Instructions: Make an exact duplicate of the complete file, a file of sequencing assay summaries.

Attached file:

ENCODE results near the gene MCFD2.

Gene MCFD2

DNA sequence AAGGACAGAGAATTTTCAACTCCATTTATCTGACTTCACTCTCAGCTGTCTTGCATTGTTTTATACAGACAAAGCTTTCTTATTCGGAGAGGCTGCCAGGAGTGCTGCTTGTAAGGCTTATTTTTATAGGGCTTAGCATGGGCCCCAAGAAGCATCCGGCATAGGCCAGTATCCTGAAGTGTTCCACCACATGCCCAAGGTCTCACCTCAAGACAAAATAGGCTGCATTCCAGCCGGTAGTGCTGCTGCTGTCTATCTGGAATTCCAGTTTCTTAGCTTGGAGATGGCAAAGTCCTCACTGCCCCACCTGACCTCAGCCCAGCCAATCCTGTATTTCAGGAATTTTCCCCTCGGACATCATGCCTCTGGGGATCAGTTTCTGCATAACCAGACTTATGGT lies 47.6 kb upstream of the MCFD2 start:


ENCODE results near the gene MCFD2.

Gene MCFD2

DNA sequence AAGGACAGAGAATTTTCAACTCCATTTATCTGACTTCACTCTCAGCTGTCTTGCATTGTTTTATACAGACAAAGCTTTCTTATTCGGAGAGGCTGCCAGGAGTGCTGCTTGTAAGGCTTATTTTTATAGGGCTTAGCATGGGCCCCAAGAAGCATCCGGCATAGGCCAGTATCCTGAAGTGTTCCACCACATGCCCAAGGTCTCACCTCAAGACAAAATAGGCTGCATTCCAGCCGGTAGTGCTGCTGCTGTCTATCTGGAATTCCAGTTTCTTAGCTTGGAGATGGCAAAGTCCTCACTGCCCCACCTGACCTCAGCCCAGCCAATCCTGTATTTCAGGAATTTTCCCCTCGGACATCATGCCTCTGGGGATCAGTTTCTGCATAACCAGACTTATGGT lies 47.6 kb upstream of the MCFD2 start: